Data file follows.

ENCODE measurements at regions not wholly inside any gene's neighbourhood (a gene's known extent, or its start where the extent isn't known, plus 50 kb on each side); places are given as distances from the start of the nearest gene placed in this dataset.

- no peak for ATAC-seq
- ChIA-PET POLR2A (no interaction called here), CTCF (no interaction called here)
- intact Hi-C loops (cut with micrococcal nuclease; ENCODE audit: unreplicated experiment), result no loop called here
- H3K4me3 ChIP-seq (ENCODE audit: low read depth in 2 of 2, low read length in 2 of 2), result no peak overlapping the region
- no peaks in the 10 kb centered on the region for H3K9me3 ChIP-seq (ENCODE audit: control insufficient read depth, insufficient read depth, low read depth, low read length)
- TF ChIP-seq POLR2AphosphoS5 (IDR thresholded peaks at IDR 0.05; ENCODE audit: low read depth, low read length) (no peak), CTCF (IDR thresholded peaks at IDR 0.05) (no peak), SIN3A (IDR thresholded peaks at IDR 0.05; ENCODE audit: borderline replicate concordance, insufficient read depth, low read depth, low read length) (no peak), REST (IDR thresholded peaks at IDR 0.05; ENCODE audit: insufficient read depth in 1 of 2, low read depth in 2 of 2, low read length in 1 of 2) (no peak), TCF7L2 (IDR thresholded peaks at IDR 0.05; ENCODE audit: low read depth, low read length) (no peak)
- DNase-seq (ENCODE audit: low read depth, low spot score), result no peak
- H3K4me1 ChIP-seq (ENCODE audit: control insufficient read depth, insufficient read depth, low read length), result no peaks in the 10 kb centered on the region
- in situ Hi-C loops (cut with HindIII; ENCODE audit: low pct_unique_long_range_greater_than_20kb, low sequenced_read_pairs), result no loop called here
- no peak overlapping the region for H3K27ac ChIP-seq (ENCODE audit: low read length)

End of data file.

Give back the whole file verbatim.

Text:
ENCODE measurements at regions not wholly inside any gene's neighbourhood (a gene's known extent, or its start where the extent isn't known, plus 50 kb on each side); places are given as distances from the start of the nearest gene placed in this dataset.

- no peak for ATAC-seq
- ChIA-PET POLR2A (no interaction called here), CTCF (no interaction called here)
- intact Hi-C loops (cut with micrococcal nuclease; ENCODE audit: unreplicated experiment), result no loop called here
- H3K4me3 ChIP-seq (ENCODE audit: low read depth in 2 of 2, low read length in 2 of 2), result no peak overlapping the region
- no peaks in the 10 kb centered on the region for H3K9me3 ChIP-seq (ENCODE audit: control insufficient read depth, insufficient read depth, low read depth, low read length)
- TF ChIP-seq POLR2AphosphoS5 (IDR thresholded peaks at IDR 0.05; ENCODE audit: low read depth, low read length) (no peak), CTCF (IDR thresholded peaks at IDR 0.05) (no peak), SIN3A (IDR thresholded peaks at IDR 0.05; ENCODE audit: borderline replicate concordance, insufficient read depth, low read depth, low read length) (no peak), REST (IDR thresholded peaks at IDR 0.05; ENCODE audit: insufficient read depth in 1 of 2, low read depth in 2 of 2, low read length in 1 of 2) (no peak), TCF7L2 (IDR thresholded peaks at IDR 0.05; ENCODE audit: low read depth, low read length) (no peak)
- DNase-seq (ENCODE audit: low read depth, low spot score), result no peak
- H3K4me1 ChIP-seq (ENCODE audit: control insufficient read depth, insufficient read depth, low read length), result no peaks in the 10 kb centered on the region
- in situ Hi-C loops (cut with HindIII; ENCODE audit: low pct_unique_long_range_greater_than_20kb, low sequenced_read_pairs), result no loop called here
- no peak overlapping the region for H3K27ac ChIP-seq (ENCODE audit: low read length)